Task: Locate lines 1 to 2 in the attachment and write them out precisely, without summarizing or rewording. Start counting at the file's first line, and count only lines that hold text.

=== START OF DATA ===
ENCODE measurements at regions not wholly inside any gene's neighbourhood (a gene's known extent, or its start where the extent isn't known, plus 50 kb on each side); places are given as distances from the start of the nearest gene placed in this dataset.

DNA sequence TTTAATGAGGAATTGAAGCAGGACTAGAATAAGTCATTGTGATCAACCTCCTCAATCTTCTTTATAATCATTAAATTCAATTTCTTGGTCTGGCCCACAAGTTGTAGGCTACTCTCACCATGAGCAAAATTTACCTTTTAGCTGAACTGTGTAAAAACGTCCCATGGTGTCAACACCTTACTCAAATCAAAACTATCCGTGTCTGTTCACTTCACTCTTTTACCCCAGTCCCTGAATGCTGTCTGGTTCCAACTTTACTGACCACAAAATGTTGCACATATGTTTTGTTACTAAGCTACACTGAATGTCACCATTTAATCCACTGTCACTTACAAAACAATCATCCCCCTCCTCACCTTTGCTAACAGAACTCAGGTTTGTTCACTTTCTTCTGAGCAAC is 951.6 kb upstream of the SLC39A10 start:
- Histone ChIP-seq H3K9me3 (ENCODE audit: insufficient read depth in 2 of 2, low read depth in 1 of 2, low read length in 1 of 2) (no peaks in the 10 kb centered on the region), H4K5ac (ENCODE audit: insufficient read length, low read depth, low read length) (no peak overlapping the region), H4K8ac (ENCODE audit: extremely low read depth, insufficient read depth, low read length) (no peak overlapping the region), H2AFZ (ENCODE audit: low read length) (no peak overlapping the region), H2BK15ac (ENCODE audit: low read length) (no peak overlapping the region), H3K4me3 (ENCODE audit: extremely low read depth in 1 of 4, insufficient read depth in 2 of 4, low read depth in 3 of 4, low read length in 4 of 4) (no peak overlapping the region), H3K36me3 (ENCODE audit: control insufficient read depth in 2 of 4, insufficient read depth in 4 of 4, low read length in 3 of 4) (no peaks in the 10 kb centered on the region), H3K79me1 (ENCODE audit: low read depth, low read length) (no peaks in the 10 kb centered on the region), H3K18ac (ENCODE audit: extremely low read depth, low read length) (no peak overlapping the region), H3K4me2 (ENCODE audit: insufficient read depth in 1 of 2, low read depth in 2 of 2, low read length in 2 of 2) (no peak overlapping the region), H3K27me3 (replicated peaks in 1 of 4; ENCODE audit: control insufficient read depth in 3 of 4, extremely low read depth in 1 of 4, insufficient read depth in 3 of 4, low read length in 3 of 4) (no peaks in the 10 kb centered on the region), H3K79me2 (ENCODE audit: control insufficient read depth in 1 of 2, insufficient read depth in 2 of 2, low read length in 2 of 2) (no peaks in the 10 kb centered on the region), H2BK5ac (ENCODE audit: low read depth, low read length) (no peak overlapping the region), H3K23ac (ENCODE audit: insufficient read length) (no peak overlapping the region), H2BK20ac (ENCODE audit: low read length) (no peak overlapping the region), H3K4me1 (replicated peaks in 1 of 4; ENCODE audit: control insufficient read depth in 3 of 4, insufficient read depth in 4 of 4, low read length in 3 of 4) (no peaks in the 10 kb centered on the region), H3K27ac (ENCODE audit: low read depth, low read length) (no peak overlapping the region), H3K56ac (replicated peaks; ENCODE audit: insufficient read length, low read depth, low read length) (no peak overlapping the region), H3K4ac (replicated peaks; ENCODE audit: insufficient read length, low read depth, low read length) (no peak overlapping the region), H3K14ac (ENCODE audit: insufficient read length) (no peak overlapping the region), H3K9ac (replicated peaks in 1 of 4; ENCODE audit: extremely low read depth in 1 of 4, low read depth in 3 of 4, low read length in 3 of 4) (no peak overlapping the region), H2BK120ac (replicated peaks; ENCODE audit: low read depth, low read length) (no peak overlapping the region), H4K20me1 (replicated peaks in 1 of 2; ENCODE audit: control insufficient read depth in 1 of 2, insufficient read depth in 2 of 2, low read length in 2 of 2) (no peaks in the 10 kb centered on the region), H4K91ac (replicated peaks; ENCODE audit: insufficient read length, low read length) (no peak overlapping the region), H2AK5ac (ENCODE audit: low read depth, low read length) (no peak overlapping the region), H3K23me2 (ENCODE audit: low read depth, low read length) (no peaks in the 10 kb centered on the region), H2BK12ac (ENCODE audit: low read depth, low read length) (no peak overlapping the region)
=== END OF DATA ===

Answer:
ENCODE measurements at regions not wholly inside any gene's neighbourhood (a gene's known extent, or its start where the extent isn't known, plus 50 kb on each side); places are given as distances from the start of the nearest gene placed in this dataset.

DNA sequence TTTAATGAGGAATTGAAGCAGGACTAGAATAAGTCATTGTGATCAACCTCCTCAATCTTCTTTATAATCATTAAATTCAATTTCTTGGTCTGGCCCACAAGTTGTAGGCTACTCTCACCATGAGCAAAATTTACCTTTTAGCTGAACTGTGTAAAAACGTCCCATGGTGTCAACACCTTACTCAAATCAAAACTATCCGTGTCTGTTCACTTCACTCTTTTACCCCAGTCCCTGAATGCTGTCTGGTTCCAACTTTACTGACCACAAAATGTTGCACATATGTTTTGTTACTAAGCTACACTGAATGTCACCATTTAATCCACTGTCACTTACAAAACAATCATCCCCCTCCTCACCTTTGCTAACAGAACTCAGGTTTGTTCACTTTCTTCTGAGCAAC is 951.6 kb upstream of the SLC39A10 start: